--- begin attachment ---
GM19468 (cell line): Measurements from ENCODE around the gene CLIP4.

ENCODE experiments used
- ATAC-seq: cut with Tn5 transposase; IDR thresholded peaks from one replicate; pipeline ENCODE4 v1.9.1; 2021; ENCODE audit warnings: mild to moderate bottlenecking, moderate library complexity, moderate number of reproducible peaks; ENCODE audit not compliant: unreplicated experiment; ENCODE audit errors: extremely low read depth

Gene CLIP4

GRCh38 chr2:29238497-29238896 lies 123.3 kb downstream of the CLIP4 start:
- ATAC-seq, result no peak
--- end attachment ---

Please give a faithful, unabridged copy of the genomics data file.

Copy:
GM19468 (cell line): Measurements from ENCODE around the gene CLIP4.

ENCODE experiments used
- ATAC-seq: cut with Tn5 transposase; IDR thresholded peaks from one replicate; pipeline ENCODE4 v1.9.1; 2021; ENCODE audit warnings: mild to moderate bottlenecking, moderate library complexity, moderate number of reproducible peaks; ENCODE audit not compliant: unreplicated experiment; ENCODE audit errors: extremely low read depth

Gene CLIP4

GRCh38 chr2:29238497-29238896 lies 123.3 kb downstream of the CLIP4 start:
- ATAC-seq, result no peak